One of the world's rarest BMWs, the M1 AHG Studie, is set to cause a stir at an upcoming RM Sotheby's auction later this month.
Based on the iconic mid-engined supercar, the AHG Studie is the brainchild of Peter Gartemann, a prominent BMW dealer in Germany. After the Procar racing series ended in 1982, Gartemann set out to create a limited design study inspired by the racecars.
The optional package outfitted the M1 with a series of changes. Aside from the Procar-inspired exterior styling, the AHG-fettled cars received a new exhaust system, a racing clutch, adjustable racing suspension, and slick-looking BBS wheels. Most importantly, the glorious M88/1 3.5-liter inline-six was upgraded to 350 horsepower.
As a reminder, the standard M1 produced 277 hp and 243 lb-ft of torque, with power sent to the rear wheels via a ZF-sourced five-speed manual transmission.
Despite the racing pretensions, AHG also enhanced the interior with leather seats and an improved sound system. Lastly, each customer would specify a unique paint livery - the original owner saw fit to festoon his supercar with the BMW M colors. The package, certified by Germany's TUV authority, was incredibly expensive. As such, just 10 M1 AHG Studie cars were made.
The vehicle seen here is believed to be a true AHG M1 Studie. Not much is known about this particular M1's early years, but according to BMW Classic, the Giugiaro-penned beauty was built in 1979 and delivered to a BMW dealer in Germany.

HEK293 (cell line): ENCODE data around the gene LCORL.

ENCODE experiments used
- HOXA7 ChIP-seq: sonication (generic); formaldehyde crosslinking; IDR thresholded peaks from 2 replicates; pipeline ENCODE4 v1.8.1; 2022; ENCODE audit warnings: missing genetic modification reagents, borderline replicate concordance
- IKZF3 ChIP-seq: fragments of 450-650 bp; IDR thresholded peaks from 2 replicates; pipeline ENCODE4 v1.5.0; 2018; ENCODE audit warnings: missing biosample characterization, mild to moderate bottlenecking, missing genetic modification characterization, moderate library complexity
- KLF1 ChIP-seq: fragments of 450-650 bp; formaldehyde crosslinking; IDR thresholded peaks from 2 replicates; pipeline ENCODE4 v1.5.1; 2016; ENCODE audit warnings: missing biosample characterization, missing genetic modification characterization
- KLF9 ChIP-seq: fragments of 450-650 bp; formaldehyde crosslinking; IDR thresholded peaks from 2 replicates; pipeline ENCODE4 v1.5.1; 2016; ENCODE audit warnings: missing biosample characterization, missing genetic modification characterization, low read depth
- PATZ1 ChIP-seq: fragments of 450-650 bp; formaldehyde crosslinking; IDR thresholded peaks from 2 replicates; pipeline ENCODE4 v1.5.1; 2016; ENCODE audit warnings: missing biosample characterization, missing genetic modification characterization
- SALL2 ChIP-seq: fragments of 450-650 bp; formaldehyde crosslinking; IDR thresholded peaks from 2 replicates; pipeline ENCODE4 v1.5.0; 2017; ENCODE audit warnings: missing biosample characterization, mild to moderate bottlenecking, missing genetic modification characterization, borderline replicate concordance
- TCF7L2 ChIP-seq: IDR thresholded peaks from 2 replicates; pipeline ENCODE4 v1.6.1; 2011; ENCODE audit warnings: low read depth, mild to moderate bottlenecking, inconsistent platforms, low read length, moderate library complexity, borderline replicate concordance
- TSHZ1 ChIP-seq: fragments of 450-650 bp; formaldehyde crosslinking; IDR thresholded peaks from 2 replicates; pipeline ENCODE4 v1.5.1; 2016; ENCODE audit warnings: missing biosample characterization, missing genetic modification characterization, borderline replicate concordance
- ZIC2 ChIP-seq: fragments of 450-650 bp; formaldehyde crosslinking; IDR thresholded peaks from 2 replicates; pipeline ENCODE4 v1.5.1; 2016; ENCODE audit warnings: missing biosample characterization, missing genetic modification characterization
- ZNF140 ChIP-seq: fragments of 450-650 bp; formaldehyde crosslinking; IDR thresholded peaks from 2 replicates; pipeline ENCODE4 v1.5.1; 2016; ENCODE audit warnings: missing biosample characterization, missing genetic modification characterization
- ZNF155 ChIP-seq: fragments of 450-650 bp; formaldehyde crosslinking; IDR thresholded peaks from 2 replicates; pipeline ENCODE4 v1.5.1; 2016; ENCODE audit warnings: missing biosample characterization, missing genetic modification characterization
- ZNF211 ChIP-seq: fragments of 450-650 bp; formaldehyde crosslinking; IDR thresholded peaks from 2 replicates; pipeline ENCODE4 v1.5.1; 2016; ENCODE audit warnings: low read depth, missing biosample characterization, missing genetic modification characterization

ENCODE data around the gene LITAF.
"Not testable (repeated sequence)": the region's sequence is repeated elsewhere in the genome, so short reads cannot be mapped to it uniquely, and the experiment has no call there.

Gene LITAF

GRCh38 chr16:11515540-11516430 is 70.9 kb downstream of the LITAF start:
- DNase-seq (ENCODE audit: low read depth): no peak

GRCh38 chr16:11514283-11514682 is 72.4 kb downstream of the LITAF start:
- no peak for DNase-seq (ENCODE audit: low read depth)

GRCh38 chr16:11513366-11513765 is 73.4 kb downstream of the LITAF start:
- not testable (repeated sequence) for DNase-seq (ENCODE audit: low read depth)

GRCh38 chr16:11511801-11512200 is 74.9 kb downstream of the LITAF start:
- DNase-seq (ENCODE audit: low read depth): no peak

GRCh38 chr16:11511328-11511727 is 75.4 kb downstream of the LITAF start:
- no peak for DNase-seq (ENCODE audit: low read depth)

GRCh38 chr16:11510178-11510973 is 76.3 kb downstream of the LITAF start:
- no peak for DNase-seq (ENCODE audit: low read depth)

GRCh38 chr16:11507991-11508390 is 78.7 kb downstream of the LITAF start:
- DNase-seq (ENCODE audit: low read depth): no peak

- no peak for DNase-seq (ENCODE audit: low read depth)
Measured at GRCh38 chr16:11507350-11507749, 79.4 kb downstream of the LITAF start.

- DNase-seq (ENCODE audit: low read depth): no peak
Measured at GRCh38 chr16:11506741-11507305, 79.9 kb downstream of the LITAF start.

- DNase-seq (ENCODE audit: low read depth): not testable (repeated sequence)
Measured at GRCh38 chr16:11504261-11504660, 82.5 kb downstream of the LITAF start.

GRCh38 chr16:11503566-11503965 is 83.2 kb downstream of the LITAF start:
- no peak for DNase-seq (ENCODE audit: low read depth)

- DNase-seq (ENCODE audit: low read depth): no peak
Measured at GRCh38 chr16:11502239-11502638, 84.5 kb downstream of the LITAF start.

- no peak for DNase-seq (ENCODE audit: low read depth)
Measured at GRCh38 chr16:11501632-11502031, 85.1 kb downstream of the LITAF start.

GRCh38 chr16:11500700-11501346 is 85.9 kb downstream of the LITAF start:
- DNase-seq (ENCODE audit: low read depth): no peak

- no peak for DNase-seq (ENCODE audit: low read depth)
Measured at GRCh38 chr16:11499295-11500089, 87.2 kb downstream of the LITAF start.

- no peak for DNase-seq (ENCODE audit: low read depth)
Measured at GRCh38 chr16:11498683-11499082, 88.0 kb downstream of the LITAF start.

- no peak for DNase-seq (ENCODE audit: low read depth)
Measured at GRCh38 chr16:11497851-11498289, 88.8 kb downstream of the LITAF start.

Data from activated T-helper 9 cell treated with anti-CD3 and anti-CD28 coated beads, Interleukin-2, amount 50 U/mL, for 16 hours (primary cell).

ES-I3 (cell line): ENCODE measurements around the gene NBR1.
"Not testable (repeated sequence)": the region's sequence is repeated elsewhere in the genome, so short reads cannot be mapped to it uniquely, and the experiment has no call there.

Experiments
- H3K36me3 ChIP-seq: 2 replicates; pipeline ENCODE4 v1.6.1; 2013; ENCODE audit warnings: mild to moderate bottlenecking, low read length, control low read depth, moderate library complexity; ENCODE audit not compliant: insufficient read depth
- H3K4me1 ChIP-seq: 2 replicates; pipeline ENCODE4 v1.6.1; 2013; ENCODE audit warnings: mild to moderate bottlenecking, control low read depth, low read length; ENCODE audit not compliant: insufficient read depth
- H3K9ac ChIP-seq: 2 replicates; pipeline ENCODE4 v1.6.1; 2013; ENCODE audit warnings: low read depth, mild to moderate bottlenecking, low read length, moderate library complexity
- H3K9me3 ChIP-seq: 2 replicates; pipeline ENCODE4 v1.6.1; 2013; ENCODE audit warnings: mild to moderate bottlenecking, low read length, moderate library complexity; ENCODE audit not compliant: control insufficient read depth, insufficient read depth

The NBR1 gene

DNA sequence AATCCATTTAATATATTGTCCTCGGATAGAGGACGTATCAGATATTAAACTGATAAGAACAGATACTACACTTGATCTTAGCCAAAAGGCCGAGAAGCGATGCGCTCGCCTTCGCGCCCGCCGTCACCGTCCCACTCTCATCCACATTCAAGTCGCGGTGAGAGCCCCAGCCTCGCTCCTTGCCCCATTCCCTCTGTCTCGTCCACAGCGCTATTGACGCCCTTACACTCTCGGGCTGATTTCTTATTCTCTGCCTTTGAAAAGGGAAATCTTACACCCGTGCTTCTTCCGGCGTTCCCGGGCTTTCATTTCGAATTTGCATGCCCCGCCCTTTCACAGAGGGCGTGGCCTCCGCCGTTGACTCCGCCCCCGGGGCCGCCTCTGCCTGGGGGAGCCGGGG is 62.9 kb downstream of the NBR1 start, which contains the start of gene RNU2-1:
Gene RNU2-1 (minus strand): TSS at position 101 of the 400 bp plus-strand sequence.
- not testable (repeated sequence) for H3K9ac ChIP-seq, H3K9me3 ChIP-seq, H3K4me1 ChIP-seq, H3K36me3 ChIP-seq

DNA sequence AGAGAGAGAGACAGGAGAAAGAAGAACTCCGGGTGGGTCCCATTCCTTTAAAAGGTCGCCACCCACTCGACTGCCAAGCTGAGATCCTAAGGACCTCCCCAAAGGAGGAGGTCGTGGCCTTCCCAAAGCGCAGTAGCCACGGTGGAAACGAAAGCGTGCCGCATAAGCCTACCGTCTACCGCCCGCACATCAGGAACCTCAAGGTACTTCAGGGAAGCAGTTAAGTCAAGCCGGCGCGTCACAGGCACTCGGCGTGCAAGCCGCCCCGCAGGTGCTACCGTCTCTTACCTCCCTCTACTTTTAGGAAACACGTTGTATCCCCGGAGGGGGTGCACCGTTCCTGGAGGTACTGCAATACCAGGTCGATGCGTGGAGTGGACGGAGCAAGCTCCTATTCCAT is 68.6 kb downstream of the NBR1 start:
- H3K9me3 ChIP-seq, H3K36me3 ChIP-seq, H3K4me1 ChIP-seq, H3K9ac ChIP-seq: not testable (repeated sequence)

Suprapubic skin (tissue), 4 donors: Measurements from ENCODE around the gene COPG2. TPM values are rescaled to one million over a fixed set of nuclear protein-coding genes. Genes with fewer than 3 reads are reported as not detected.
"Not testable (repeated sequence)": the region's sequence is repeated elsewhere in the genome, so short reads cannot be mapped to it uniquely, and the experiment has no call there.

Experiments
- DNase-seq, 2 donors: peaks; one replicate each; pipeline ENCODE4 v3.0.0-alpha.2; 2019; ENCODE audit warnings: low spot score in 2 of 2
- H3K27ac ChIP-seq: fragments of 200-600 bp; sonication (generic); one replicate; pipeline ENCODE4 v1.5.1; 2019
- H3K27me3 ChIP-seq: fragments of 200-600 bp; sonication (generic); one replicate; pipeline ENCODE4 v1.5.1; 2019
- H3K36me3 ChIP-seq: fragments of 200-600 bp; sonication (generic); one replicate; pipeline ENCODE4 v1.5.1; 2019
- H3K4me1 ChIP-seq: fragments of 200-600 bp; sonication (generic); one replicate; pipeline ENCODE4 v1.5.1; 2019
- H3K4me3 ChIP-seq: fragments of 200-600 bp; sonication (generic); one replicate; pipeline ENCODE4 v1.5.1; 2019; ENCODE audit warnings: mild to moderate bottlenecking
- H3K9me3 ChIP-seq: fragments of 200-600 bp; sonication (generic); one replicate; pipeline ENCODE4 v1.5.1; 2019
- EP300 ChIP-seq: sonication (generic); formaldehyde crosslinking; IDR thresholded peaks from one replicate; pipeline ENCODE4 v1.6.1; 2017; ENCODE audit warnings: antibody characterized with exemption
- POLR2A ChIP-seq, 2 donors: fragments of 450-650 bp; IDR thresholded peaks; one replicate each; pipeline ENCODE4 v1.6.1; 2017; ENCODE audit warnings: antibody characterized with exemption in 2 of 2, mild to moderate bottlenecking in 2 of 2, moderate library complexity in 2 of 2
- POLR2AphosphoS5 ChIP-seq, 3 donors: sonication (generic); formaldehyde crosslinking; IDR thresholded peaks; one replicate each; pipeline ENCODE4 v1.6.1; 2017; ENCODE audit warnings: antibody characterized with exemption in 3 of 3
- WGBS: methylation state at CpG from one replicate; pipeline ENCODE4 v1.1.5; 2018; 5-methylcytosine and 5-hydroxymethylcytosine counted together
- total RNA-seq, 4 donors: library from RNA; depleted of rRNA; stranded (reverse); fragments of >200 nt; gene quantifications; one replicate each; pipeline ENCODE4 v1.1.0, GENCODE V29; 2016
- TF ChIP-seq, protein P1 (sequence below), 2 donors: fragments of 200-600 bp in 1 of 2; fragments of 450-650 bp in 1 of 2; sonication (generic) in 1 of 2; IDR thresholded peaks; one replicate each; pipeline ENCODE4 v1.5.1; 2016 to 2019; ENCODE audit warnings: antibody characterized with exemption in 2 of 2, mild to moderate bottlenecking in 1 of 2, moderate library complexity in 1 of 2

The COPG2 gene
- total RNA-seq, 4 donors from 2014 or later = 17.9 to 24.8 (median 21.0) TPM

Over time, it made its way to the United States and lived in the Ed Weaver Collection until 1995. In 2011, it was purchased by Don Davis, a prominent car collector, before heading to the AE Collection of Paul Walker and Roger Rodas, who were both killed in a tragic crash in 2013.
Interestingly, this isn't the first time this particular M1 AHG Studie has come up on our radar. The vehicle sold for $500,000 in February 2021.
During its 42-year lifespan, the BMW has been driven sparingly and has a recorded 4,238 miles on the odometer. In recent years, it's been treated to a rebuilt water pump, regular oil maintenance, and a new battery, along with an outer tie-rod replacement.
RM Sotheby's estimates the M1 AHG Studie will fetch between $450,000 and $550,000 when it hits the auction block in Miami, come December 10. That's a lot of money, but it's a relative bargain considering the provenance, low mileage, and rarity. After all, we've seen regular models for sale at considerably higher prices.
Sadly there's no modern-day equivalent, with the M8 Coupe coming closest. There's a good chance BMW may introduce an all-electric supercar that will hopefully capture the essence of the original M1.